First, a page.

The Financial Services Council (FSC) has taken another related industry body under its wing in an agreement with the Health Funds Association (HFA) inked last week.
Under the merger, officially due tomorrow (Tuesday December 1), the FSC will absorb the HFA membership while creating a new health insurance committee in the wider group.
Established in 1989, the HFA last reported six full members (including one existing FSC member – AIA NZ) and two associates, Healthcare Plus and the Accident Compensation Corporation.
Following a very long engagement, the FSC formally merged with employer superannuation and KiwiSaver industry body, Workplace Savings NZ (WSNZ), last year, bringing its total membership (including associates) to over 80.
But the HFA hook-up was a much shorter process, according to FSC chief, Richard Klipin, with serious merger talks launched about five months ago.
Similar to the WSNZ merger rationale, Klipin said the FSC and HFA shared some common issues, notably a “significant runway of regulatory change”.
“Health insurance is aligned to life insurance as well as workplace savings and KiwiSaver,” he said.
He said industry bodies required scale to achieve goals such as lobbying, research and setting professional standards.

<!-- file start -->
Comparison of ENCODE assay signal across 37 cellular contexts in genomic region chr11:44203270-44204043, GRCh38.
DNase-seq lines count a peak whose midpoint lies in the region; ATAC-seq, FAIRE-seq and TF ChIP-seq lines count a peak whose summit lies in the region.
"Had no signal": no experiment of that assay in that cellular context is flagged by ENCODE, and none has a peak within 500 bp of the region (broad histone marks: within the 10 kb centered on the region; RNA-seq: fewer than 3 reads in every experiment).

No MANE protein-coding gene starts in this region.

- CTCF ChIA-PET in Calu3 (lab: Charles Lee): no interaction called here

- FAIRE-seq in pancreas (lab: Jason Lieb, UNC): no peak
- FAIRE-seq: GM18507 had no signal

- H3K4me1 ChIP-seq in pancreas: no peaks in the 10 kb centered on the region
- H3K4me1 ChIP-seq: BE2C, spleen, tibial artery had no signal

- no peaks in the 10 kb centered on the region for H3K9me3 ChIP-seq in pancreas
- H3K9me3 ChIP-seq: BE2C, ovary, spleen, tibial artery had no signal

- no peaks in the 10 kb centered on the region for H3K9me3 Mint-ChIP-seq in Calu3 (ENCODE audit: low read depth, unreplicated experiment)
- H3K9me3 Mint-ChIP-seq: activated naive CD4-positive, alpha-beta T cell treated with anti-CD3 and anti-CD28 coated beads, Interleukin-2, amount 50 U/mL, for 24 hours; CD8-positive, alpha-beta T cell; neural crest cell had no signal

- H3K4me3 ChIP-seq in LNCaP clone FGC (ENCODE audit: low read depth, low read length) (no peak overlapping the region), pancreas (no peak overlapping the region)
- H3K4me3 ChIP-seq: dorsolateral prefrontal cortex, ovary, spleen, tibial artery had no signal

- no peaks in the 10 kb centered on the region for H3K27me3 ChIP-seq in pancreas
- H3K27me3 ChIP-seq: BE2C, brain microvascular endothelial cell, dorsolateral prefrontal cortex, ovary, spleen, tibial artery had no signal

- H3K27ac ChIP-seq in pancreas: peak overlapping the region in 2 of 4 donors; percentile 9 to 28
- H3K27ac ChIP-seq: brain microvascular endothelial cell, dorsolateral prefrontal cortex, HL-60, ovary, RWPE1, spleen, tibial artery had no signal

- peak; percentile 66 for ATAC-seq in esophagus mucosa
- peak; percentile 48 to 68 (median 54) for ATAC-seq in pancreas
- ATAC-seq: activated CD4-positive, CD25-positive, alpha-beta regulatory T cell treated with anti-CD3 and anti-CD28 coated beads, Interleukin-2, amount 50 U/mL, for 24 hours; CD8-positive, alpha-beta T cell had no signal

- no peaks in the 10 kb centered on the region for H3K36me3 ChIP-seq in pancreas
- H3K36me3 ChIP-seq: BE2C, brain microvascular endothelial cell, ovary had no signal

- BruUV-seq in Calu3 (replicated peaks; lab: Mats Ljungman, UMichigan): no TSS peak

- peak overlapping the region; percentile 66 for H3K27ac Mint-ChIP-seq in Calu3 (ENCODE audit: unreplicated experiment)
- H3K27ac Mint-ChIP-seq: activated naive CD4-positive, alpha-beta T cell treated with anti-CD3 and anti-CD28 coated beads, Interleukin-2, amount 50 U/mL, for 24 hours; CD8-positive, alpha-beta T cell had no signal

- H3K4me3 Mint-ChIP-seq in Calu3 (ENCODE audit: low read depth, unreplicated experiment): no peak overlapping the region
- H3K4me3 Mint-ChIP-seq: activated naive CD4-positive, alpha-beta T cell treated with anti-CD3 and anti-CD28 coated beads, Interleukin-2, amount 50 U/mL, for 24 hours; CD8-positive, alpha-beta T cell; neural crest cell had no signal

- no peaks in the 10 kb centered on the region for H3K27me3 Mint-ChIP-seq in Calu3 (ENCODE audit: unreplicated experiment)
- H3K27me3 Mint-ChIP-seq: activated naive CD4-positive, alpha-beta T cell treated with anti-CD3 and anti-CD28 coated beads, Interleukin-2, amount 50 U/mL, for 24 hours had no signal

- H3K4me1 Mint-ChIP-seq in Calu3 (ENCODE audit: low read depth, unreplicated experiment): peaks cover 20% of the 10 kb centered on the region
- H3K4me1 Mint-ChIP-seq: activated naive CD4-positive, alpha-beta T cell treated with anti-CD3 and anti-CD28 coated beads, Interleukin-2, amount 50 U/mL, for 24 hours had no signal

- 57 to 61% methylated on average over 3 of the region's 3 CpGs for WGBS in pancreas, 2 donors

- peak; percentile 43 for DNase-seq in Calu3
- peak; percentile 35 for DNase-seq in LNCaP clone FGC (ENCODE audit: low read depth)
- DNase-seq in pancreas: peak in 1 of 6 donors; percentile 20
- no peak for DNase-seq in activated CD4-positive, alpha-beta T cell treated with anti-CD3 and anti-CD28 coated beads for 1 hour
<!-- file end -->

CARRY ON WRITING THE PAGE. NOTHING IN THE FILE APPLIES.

“The FSC now has 90 members and that’s large enough for us to invest in all our focus areas,” Klipin said.
As with the WSNZ agreement, he said FSC fees would be scaled according to size for the former HFA members.
In a statement, Len Elikhis, HFA chair (and AIA NZ chief product and vitality officer), said: “The Health Funds Association of NZ members represent 80% of the health insurance sector and has a rich heritage of over 30 years… we look forward to playing an active part within the Financial Services Council.”
For the 12 months ending March 31, the HFA reported a more than $50,000 deficit on annual membership fee income of about $250,000.
Of the industry body’s almost $305,000 expenses over the 12-month period, $213,000 covered employment costs for the HFA, which is headed by chief executive, Roger Styles.
As at the end of March this year, the HFA reported more than $175,000 in net assets.
Styles says in the group’s 2019 annual report that the period “ended with some consolidation in membership for HFANZ, along with some of the challenges this presents for a member-based organisation, not just in terms of resourcing but in maintaining a diversity of membership and viewpoints”.
Meanwhile, the FSC reported a net surplus of $68,500 on total revenue of $1.9 million for the year to June 30 last year: over the same period in 2018, the industry organisation notched up a $200,000 surplus on revenue of $1.2 million.